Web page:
Sean Snyder

Whether it is urbanism as an indicator of built programmes and conceptual promises, or more generally space caught up in geopolitical determinations and market dynamics, or even the architectural implications of US presence, military or otherwise, on locations abroad—whatever Sean Snyder researches has a narrative dimension at some level of its coming together. Because the phenomena he investigates, the places he travels to and the material he researches, documents and arranges, are at some level interconnected through their inevitable entanglement in one and the same geopolitical situation. And because they are entangled, they can be told and woven into a story, albeit provisionally. And because they are arranged, visibly or not, around Snyder himself as animator of the journeys, he is also the implicit guide through the research as well as the choreographer of its presentation.

One of the master-narratives in his arrangements is the city as paradigmatic contested site, over-determined by economic exchange and the corresponding circulation of information and media images. In Two Oblique Representations of a Given Space (Pyongyang), Snyder addresses these conditions directly by juxtaposing a (re-worked) North-Korean propaganda film with amateur footage by an American tourist trying to document the city unofficially against the constant command to stop filming. Snyder creates a non-picture of the situation by combining the two versions. Both are presented in their problematic status and together demonstrate the impossibility of any conclusive representation. Most of the time, the material accumulated would easily support the much more paranoid constructions of conspiracy theorists, a tendency Snyder counters not only by importing himself into the work, albeit obliquely as the report’s witnessing author. More importantly, he also avoids totalising accounts by suspending the material used in its particularity and in its very contingency, contrasting private and public sources, official and illicit representations as well as claims, in such a way that the very difference between what is factually there and what is textually claimed becomes a shift in degree much more than a categorical difference.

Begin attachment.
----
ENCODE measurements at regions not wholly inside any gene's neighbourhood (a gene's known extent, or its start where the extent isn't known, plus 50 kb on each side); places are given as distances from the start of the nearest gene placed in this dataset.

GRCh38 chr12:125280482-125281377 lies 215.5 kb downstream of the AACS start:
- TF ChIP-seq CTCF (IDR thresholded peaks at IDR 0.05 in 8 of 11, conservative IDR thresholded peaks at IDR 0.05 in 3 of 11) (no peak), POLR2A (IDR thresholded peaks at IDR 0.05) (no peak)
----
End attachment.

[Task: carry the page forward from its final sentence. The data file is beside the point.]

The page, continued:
Since his investigations concern sites of power and the ways this power is negotiated, documents as well as claims and statements all contribute to the arrangement in question. And because the vocabularies he solicits and the niches he addresses determine and challenge each other, negotiation of the films, models and photographs exhibited is passed on to the spectator, who will have to make sense of it all as far as possible. Rather than simply analysing, the work raises questions about the very conditions and possibility of engagement as such and only ever proposes connections to be made, suggests spaces for investigation and highlights some of the irreconcilable incongruencies of the present day power configurations articulated in architecture and urbanism.

By Edgar Schmitz


"Two Oblique Representations of a Given Place (Pyongyang)"
(2001-2004) (Video 1 17.33 minutes, Video 2, 5.44 minutes, 2 track non synchronized video projection) Courtesy Galerie Chantal Crousel, Paris.